“There is no man more dangerous, in a position of power, than he who refuses to accept as a working truth the idea that all a man does should make for rightness and soundness, that even the fixing of a tariff rate must be moral.”
Ida Tarbell didn’t shy away from exposing wrongdoings in society. How people treated others mattered, character mattered. She believed that progress happened from people making moral decisions.
So while an early desire to be a scientist didn’t lead to a career, it birthed her “quest for the truth.” She became a journalist. And it became her way of making the world a better place.
Ida published many works, but arguably her most famous was an expose chronicling the corrupt practices of John D. Rockefeller and Standard Oil, the largest company of the time.
“They had never played fair, and that ruined their greatness for me,” she wrote about the company.
The series was published in full over two years starting in 1905 and helped garner support for passing anti-trust legislation, which was used to break up the company.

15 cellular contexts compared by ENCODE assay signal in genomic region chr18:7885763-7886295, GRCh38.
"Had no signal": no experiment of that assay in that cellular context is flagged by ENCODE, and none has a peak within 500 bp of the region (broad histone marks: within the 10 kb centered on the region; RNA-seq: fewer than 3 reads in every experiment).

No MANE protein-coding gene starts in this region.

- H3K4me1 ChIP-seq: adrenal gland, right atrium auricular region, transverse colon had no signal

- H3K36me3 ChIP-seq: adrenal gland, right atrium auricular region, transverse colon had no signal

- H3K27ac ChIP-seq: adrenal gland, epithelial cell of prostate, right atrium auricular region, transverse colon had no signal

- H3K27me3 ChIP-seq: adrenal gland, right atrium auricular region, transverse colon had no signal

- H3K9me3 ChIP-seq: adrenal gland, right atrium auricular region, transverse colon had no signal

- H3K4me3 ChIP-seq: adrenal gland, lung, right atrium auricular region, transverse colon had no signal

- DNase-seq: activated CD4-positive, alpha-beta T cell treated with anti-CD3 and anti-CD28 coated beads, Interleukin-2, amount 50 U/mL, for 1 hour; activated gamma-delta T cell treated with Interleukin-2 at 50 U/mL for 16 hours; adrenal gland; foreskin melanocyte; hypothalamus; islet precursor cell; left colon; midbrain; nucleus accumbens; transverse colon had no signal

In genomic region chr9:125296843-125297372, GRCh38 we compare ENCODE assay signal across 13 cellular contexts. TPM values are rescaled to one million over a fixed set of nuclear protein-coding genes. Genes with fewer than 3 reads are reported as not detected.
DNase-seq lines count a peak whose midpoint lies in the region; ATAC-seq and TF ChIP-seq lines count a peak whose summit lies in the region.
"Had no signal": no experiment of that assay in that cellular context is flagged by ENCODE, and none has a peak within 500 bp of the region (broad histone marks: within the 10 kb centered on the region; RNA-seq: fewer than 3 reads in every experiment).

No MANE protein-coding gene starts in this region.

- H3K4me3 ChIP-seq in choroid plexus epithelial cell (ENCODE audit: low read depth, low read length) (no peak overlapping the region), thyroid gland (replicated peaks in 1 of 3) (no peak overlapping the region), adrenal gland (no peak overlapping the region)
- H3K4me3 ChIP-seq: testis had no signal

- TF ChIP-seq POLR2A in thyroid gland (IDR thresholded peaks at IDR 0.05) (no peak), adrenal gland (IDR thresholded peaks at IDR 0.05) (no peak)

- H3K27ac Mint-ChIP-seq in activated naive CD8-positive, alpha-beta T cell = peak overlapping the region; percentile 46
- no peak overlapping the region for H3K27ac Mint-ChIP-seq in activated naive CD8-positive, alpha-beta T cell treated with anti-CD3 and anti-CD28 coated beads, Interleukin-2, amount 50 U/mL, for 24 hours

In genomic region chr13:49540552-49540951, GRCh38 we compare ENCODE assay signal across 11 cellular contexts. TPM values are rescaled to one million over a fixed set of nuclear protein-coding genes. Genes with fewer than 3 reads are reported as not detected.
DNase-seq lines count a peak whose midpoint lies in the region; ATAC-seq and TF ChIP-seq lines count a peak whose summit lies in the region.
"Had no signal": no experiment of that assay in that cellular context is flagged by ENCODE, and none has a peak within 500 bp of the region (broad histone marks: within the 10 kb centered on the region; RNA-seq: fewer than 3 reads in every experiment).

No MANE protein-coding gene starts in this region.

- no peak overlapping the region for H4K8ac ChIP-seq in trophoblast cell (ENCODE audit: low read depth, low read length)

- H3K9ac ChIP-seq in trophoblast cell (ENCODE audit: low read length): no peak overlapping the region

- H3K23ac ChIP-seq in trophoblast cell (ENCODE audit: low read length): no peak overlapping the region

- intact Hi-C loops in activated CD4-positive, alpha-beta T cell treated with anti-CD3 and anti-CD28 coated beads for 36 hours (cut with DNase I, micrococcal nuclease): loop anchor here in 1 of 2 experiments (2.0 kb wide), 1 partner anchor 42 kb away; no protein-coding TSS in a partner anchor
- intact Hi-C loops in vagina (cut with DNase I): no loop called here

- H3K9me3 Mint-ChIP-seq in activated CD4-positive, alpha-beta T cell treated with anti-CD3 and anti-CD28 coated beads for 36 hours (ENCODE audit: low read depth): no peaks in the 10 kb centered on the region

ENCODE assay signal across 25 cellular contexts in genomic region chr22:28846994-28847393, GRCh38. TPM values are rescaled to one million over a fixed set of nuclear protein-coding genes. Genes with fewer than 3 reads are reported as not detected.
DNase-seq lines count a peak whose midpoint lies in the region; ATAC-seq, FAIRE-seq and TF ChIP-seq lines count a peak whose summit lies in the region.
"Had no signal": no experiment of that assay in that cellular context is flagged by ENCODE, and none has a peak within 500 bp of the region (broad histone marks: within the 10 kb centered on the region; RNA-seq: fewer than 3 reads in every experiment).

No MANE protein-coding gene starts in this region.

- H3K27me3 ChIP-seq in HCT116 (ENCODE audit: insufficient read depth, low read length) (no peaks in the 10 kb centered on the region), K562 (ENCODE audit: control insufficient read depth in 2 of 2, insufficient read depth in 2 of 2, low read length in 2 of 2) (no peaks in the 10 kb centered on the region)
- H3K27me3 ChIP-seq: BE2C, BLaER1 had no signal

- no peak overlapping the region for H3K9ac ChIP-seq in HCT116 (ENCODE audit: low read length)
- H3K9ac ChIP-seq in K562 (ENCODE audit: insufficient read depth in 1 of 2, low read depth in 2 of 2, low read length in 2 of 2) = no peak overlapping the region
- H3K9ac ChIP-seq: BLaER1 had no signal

- Ida M. Tarbell, ca. 1905-1945 – Library of Congress, Prints and Photographs Division, Harris & Ewing Collection, https://connecticuthistory.org/ida-tarbell-the-woman-who-took-on-standard-oil/
- Frances Benjamin Johnston Collection (Library of Congress), https://commons.wikimedia.org/wiki/File:Ida_Minerva_Tarbell,_1857-1944_LCCN2001704019.jpg
- Library of Congress Prints and Photographs Division, https://socialwelfare.library.vcu.edu/people/tarbell-ida-minerva/
- The Ida M. Tarbell Collection, Pelletier Library, Allegheny College, Meadville PA, https://www.pbs.org/wgbh/americanexperience/features/ida-tarbell-pioneering-journalist/
- Library of Congress’s Prints and Photographs division, https://commons.wikimedia.org/wiki/File:Ida_M._Tarbell_crop.jpg
- All in the Day’s Work: An Autobiography by Ida Tarbell